9 out of 10 People Love Chocolate. The 10th person is a liar…

“My wife said, ‘Take me in your arms and whisper something soft and sweet.’ I said, ‘chocolate fudge.'” – Tommy Cooper

Chocolate. As a woman, I have a specific love for this nectar of the gods. And while hormones definitely play a role in some chocolate cravings, it’s also been proven that there are other bodily systems that scream out for it as well!

Chocolate can improve your mood, especially in high-pressure or stressful situations.[2] Participants were asked to complete serial subtraction tasks of threes and sevens (counting down by 3s and 7s), and a rapid visual information-processing task to test sustained attention. Those who consumed cocoa flavanol drinks prior to the trial had overall better cognitive performance and reported less mental fatigue than the control group.

Helps improve mood overall and can help us deal with stressful situations. Well, there’s no wonder us women crave this magic candy so much during certain times!

Regular chocolate consumption can improve your cardiovascular health.[5] Notably, the polyphenols in cacao increase HDL cholesterol (often thought of as the protective kind of cholesterol), which in turns leads to decreased oxidized LDL cholesterol.[6][7] Other effects include higher levels of circulating nitric oxide,[8][9][10] and reduced platelet adhesion,[11][12], resulting in improved circulation. One study even found the cacao flavanol epicatechin to be responsible for the rise in nitric oxide, which is essential for vascular health.[13] Bioavailability of nitric oxide is an essential determinate of vascular health as it regulates dilation tone, signals cell growth and inflammatory response, and protects blood vessels from clotting.[14]


Well then. There you have it. Good for the mood, good for the heart and let’s face it, the giving of chocolate has helped every one of us at some point in our lives! Now, I have to point out that the CDC hasn’t approved any of these studies as validation of the health benefits of chocolates. And because it’s sold as a food product, there is no regulation on the quality or quantity of the actual chocolate in goods. According to the Health Effects of Chocolate Wikipedia page, “Although considerable research has been conducted to evaluate the potential health benefits of consuming chocolate, there are insufficient studies to confirm any effect and no medical or regulatory authority has approved any health claim.”

Despite (or because of) these things, chocolate holds a special place in my heart. So what is a bariatric patient to do when they want something chocolatey? There are plenty of chocolate flavored things, but that doesn’t always sate the craving. The first option is making things that are traditionally made of whole chocolate with cocoa powder and a separate fat and liquid combo. While in certain circumstances this works out beautifully, it won’t work for everything. It’s incredibly hard to make healthy chocolate candies without full cocoa solids.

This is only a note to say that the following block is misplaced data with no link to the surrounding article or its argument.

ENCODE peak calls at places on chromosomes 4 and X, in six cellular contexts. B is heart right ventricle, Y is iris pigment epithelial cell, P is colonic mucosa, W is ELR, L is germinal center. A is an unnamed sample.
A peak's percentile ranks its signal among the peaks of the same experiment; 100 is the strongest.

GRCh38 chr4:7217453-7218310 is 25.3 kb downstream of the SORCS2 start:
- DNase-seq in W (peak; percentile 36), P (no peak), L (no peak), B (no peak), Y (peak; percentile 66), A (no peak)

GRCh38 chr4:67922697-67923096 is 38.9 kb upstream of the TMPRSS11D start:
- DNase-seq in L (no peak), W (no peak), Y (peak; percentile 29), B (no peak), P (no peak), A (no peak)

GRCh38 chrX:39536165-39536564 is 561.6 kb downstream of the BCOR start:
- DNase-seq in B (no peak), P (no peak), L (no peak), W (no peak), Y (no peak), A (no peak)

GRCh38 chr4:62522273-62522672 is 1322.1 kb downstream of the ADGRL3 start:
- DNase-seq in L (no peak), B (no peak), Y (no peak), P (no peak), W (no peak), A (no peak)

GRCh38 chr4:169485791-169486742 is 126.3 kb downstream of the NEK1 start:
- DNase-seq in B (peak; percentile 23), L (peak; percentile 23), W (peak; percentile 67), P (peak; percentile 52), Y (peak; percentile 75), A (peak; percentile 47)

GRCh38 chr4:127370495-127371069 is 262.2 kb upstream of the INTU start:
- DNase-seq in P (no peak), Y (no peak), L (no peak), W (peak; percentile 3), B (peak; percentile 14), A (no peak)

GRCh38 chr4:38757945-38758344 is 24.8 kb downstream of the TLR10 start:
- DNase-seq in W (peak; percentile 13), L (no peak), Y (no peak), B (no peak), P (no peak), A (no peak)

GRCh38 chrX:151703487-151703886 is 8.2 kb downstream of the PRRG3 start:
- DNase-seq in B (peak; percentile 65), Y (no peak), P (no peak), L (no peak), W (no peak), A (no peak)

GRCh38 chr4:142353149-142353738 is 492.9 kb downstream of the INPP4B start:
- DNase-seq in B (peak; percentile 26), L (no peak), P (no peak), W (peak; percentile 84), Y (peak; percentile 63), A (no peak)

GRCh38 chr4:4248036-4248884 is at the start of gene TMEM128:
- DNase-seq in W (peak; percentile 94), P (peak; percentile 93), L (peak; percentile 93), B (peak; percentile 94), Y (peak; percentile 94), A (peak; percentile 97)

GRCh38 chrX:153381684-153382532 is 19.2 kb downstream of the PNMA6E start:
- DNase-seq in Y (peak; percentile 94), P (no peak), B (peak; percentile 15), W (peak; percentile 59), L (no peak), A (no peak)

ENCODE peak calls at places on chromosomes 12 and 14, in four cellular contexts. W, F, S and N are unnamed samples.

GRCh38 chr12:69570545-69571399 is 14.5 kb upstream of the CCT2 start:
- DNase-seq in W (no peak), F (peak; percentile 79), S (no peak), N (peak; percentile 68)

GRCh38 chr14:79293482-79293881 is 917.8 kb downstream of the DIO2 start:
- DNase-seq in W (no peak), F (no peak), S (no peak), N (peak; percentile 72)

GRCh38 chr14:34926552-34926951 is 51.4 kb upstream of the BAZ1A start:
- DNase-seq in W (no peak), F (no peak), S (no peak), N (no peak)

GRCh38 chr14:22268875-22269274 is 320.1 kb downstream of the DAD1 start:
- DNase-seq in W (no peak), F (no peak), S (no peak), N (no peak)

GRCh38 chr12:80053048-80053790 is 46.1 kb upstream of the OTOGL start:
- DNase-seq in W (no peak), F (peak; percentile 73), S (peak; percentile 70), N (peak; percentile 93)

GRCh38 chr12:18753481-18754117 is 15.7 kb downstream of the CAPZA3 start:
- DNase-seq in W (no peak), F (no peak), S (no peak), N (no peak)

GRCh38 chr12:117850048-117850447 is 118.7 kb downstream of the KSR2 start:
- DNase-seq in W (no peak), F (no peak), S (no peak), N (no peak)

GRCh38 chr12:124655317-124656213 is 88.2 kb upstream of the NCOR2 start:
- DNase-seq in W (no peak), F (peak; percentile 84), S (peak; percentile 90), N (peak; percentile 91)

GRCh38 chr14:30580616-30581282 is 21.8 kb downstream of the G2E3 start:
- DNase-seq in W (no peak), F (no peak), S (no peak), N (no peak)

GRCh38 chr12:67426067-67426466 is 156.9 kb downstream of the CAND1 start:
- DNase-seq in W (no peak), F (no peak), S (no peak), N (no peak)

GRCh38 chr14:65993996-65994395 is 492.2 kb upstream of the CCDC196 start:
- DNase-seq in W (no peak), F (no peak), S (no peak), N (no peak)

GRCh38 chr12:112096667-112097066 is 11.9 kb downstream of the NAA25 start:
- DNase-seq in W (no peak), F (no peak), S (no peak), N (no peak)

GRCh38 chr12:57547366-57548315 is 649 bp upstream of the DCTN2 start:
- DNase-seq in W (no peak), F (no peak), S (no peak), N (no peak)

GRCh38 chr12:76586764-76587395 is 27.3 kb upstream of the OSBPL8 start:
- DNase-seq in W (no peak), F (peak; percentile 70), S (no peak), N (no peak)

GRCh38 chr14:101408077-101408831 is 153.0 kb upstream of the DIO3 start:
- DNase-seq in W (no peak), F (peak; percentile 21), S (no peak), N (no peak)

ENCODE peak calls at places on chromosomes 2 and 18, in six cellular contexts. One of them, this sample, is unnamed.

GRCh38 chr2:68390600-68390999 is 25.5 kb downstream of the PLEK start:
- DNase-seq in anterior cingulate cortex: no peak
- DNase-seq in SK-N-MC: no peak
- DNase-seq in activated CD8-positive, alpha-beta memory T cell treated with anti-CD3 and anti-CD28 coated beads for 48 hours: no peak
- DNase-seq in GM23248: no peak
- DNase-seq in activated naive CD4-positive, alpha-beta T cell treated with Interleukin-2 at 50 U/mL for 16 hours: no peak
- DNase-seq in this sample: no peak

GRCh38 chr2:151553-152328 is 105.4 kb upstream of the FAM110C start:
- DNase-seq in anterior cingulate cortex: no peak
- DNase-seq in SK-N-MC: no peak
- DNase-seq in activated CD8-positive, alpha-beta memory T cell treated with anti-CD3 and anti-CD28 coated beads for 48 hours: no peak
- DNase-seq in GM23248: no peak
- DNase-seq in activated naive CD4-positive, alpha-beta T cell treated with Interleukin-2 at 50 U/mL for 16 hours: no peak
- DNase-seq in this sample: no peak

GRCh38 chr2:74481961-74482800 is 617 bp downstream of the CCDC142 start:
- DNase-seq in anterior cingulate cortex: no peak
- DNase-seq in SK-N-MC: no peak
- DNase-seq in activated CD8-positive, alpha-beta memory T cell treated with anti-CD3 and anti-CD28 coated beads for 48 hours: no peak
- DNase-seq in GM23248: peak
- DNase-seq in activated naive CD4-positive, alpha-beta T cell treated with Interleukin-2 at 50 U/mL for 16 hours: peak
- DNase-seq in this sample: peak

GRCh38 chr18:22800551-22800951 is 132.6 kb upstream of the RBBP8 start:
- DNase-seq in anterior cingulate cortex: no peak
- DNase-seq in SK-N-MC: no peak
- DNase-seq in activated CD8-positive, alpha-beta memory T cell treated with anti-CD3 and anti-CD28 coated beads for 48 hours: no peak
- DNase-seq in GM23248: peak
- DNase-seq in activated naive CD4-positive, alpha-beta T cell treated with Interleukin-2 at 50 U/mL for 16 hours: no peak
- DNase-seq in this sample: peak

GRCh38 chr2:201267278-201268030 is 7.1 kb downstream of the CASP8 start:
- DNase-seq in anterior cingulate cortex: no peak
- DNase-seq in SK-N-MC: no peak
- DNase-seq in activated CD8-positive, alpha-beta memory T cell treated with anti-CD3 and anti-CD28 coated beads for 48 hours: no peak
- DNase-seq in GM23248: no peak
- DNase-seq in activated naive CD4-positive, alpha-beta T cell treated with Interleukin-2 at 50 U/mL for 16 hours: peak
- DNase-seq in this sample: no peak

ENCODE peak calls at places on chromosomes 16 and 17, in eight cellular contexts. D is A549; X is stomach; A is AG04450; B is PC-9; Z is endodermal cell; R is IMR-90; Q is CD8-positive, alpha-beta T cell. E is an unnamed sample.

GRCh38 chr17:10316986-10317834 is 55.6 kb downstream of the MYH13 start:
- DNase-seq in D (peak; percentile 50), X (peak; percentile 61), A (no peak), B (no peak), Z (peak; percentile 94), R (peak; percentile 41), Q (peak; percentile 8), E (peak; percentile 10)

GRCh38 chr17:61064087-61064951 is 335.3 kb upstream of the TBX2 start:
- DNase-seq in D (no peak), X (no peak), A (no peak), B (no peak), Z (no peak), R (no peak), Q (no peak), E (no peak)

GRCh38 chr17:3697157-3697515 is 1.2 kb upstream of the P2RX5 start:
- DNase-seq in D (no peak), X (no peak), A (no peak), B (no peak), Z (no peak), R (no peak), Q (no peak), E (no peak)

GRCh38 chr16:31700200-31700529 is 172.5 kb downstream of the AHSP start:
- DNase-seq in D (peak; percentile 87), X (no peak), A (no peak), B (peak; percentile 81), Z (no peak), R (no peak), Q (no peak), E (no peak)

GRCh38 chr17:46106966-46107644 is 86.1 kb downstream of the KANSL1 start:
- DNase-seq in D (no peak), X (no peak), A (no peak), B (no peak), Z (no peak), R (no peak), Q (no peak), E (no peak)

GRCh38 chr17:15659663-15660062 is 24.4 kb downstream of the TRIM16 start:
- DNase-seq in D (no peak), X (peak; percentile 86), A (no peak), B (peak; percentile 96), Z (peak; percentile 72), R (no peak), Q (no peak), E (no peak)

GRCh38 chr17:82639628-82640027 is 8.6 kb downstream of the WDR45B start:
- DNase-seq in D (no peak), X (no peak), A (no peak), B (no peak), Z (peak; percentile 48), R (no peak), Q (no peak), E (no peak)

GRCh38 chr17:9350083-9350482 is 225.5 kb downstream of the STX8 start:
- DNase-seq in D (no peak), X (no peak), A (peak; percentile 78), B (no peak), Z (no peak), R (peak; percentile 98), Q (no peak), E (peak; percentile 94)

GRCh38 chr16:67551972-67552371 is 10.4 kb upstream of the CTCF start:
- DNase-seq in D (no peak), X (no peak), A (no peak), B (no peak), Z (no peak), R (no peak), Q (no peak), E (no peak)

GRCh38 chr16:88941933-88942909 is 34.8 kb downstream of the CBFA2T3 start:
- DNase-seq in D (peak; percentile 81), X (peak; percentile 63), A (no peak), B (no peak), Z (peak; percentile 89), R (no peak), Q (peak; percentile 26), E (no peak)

On it’s own, the biggest problem macro in chocolate is the fat. And you often see the fat content go up as the carb count goes down. So (in my option) the best option is to have control over what exactly goes into your chocolates. There is naturally a small amount of protein in chocolate, but by making our own candies, we can drastically increase that while controlling the amount of carbohydrates and and quality of the fats. The one warning I will give is that I haven’t found a type of protein that will go into chocolate without giving it a slightly grainy texture. If you’ve had a chance to try Keto Wise’s fat bombs you’ll know the texture I’m talking about. Personally, I enjoy it (and the texture in those candies is what pushed me to try making my own!) but I know not everyone will, so I’m still experimenting to find a better way. For now, I bring you keto friendly, bariatric friendly chocolate candies!


Protein Added Chocolates



  • 3oz unsweetened baker’s chocolate
  • 1oz cocoa butter
  • 1 tsp vanilla extract (or other flavoring of choice)
  • 2 tsp liquid stevia
  • 1/4 cup collagen protein powder


  • 1oz no sugar added milk chocolate*


  1. Heat approximately 1 1/2 inches of water in the bottom of a double boiler (or a sauce pan with a metal or glass mixing bowl that sits partially inside the pan without touching the water) Break baker’s chocolate and cocoa butter (and milk chocolate if you choose to use it) into small pieces then place into the top of the double boiler (or aforementioned bowl).
  2. Using a whisk, constantly move the chocolate around as it melts. When the water in the pan comes to a boil, turn the heat down to keep it at a low simmer.
    1. Keeping it boiling will eventually cause your chocolate to scorch and seize.
  3. Add in liquid stevia and whisk well to combine. Continue whisking and slowly add the protein powder a little at a time until it is fully mixed in.
  4. Remove chocolate from heat and add vanilla extract (or other flavoring of choice). Your chocolate is now ready to either be poured into candy molds, or you can spread it out on a sheet of baking parchment. Place in the fridge to cool for at least an hour before consuming.
    1. I recommend you store this in the fridge since it has added cocoa butter to it. Having the extra fat can cause it to melt at a lower temperature.
  5. Serving size is approximately 1oz


*These chocolates are very high in cocoa solids and thus very dark and bitter. If you prefer a lighter, sweeter chocolate, you can choose to add some NSA milk chocolate to balance it out a bit. [/recipe-note]


I do plan on using this recipe to create other chocolate candies, such as almond bark or maybe some chocolate covered gummies. We’ll have to see what I can come up with!




Quotes from bulletproof.com

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